New Logo

 

OUR MISSION

"The mission of the Epilepsy Foundation is to lead the fight to overcome the challenges of living with epilepsy and to accelerate therapies to stop seizures, find cures, and save lives."

 

WHAT SKILLS DO YOU NEED TO BE A CAREGIVER?

Care Giver Skills

Caregivers play an important role in the lives of both their patients and the patients’ loved ones. People who really shine as caregivers have specific qualities and skills that make them the perfect fit for this job.

If you want to be a professional caregiver, such as a CDPAP aide, continue reading to learn more about the caregiver skills and responsibilities that are absolutely essential for anyone who wants to be successful at it.

There are certain skills that are particularly important for caregivers to have in order to get good results from patients. Some of these skills come naturally to certain caregivers while others can be learned

Most professional caregivers are strong at certain skills and a little weaker in regard to others. Caregivers who have a passion for their work will come up with a balance of the necessary skills that makes it possible for them to shine at their work.

But, an individual who isn’t a people-person and who lacks empathy and compassion, isn’t likely to be successful as a caregiver! It’s vital that professional caregivers enjoy their work and the challenges they face as a result of it in order to really be successful and well-loved by their patients, the rest of the caregiving team, and family members.

Empathy

Empathy is all about tuning in and really understanding your patients. The ability to empathize is really at the core of caregiving because if you can’t understand, through empathy, what your patients are going through, it will be hard for you to provide them with proper care.

Though, as an individual, the caregiver may not have ever experienced what their patients are going through, empathy allows the caregiver to use their imagination to know their patients’ problems and challenges in order to provide better care.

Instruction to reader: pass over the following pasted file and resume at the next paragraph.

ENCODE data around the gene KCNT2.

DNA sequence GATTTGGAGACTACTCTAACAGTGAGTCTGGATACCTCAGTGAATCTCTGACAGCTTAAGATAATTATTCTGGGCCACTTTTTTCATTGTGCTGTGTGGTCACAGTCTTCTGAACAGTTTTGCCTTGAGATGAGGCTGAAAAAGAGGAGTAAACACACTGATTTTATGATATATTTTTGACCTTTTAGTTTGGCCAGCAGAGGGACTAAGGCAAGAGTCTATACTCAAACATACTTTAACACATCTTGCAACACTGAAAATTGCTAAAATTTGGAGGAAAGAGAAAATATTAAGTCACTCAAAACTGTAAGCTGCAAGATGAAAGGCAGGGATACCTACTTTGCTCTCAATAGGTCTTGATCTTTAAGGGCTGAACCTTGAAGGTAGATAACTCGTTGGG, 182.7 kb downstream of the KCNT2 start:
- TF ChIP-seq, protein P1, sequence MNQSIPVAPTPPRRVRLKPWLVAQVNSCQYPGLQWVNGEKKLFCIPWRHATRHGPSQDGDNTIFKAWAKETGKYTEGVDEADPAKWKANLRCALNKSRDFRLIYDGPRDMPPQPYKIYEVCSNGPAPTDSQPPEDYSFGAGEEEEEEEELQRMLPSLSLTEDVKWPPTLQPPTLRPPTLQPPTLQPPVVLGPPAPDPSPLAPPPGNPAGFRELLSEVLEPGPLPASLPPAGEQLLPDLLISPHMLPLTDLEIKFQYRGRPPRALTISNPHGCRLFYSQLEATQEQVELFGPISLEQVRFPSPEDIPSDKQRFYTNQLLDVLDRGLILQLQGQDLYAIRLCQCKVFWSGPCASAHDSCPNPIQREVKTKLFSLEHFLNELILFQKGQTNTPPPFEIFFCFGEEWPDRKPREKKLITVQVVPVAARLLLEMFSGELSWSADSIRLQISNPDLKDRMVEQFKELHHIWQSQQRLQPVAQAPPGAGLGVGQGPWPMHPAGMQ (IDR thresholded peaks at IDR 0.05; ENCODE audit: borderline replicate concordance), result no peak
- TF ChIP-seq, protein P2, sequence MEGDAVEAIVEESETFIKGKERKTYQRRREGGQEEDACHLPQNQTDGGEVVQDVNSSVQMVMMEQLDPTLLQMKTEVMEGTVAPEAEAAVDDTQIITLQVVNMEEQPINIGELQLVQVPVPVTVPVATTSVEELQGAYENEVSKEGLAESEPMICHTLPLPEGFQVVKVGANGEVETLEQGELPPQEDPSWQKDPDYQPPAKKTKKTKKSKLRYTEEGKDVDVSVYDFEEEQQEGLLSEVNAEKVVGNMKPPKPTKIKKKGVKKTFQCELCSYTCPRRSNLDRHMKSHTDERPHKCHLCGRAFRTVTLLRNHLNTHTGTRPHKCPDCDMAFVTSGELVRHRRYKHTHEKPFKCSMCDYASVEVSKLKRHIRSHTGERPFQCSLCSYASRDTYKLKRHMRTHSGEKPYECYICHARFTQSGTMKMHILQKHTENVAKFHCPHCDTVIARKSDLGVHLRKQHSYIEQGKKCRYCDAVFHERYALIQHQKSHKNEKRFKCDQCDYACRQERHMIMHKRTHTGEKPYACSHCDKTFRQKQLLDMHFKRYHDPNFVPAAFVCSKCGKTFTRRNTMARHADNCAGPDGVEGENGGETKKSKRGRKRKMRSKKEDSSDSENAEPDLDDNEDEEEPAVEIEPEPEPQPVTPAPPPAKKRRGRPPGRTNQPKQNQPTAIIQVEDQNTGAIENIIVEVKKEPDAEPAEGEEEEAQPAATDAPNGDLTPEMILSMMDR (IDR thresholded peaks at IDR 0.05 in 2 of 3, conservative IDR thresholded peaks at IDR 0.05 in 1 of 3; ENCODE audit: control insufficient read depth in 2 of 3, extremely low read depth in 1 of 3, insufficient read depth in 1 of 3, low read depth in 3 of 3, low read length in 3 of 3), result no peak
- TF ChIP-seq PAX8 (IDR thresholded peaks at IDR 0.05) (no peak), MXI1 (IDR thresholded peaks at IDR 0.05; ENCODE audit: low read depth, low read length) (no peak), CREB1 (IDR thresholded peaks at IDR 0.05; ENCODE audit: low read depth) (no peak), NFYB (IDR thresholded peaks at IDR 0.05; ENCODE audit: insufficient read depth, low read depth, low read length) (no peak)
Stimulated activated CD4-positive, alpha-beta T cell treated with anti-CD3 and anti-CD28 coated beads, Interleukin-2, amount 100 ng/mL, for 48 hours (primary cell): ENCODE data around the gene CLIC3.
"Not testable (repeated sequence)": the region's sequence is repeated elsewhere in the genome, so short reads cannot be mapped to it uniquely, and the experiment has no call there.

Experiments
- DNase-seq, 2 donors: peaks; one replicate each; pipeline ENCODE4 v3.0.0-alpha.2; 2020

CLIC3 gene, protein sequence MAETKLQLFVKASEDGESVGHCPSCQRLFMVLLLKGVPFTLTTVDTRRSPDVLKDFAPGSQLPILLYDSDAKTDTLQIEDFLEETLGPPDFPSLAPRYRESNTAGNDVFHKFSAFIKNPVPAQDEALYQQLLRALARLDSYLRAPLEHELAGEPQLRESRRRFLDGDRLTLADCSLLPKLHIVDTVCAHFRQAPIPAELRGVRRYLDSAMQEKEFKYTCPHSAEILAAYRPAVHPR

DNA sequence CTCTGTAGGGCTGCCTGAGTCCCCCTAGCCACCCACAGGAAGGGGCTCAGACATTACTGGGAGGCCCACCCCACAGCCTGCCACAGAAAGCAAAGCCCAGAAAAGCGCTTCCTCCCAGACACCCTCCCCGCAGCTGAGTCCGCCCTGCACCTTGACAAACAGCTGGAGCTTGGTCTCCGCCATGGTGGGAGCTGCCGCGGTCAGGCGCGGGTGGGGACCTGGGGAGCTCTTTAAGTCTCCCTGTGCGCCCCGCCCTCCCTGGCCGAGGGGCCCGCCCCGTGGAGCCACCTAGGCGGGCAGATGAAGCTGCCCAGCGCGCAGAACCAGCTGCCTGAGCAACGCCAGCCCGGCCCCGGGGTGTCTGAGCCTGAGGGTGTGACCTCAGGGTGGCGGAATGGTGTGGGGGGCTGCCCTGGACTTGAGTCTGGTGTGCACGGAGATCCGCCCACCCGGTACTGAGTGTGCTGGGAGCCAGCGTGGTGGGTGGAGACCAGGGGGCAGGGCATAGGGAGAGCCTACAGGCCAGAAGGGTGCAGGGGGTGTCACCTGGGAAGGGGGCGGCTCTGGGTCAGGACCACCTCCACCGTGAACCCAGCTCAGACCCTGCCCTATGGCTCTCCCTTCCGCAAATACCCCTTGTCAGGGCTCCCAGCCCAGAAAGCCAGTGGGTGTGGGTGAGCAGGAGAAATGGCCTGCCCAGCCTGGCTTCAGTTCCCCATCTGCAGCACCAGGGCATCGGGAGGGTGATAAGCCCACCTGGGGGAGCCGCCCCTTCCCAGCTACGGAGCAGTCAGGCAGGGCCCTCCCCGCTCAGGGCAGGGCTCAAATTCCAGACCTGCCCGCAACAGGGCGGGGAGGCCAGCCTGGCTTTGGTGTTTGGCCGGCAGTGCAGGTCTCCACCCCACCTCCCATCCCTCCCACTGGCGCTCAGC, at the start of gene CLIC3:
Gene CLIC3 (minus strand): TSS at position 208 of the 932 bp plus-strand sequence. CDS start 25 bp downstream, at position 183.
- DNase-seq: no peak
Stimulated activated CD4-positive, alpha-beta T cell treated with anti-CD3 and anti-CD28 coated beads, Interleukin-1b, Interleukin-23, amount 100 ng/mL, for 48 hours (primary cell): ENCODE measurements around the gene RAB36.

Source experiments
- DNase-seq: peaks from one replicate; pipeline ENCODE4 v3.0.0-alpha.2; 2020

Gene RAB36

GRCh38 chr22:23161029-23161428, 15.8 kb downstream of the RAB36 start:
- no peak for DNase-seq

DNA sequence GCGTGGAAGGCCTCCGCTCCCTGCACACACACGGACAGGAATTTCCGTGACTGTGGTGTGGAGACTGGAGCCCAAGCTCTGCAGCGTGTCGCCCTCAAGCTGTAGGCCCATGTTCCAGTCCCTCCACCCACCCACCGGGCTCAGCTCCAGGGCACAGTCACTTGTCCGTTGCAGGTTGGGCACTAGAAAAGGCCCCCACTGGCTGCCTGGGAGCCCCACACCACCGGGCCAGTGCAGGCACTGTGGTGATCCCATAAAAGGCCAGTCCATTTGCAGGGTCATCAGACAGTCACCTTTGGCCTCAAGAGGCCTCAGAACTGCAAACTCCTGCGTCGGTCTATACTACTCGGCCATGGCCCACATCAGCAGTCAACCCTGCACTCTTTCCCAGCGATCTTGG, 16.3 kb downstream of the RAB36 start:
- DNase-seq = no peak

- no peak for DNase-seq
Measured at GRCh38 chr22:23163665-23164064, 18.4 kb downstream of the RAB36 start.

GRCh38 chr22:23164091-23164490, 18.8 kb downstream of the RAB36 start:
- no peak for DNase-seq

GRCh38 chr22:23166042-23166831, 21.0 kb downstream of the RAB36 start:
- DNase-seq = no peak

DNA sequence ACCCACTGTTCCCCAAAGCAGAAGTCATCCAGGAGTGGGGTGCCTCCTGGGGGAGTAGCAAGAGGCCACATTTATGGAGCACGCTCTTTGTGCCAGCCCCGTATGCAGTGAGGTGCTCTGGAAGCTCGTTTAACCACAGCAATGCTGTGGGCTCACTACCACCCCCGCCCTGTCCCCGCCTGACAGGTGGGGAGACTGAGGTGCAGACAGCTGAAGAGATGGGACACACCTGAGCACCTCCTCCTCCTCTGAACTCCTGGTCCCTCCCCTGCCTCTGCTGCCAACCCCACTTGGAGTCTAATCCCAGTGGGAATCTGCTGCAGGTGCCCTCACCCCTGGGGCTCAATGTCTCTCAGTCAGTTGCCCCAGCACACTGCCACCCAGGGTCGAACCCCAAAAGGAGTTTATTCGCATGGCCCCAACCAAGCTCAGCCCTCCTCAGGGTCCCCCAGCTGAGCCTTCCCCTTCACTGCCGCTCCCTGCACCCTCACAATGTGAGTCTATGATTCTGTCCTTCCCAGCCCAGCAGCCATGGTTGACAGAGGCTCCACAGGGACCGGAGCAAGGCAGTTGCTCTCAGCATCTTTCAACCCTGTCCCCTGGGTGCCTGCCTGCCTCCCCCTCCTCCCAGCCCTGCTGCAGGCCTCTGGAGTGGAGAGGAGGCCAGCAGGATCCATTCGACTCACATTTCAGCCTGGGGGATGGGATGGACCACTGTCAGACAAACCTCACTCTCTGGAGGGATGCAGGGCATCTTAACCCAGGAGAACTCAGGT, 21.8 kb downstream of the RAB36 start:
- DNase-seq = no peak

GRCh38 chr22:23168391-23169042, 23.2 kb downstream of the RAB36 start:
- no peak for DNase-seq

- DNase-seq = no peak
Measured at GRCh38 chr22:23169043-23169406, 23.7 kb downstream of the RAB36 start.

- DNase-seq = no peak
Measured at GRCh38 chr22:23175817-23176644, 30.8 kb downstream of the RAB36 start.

Empathy is all about imagining yourself walking a mile in the patient’s shoes. If you can empathize with your patients and imagine how they feel in various situations they face, chances are you’ll provide high-quality care to them.

Patience

Everyone struggles to some extent with patience, but the very best caregivers tend to have a stronger handle on this skill than other people.

Patience means that you have the ability to slow down and that you’re willing to work hard at communication even when the person you’re communicating with is frustrated. Staying calm and staying present for the person you’re caring for is a big part of patience.

Being willing to let go of your ego to allow patients to accomplish their day-to-day goals or to communicate about an important topic is also vital. People who have a high-threshold of patience tend to make excellent caregivers because often, patients struggle with issues that cause them to feel angry, confused, and frustrated. These emotions often spur impatience!

When these emotions come out, a caregiver with patience is able to work with the patient to get through them rather than going to battle against them.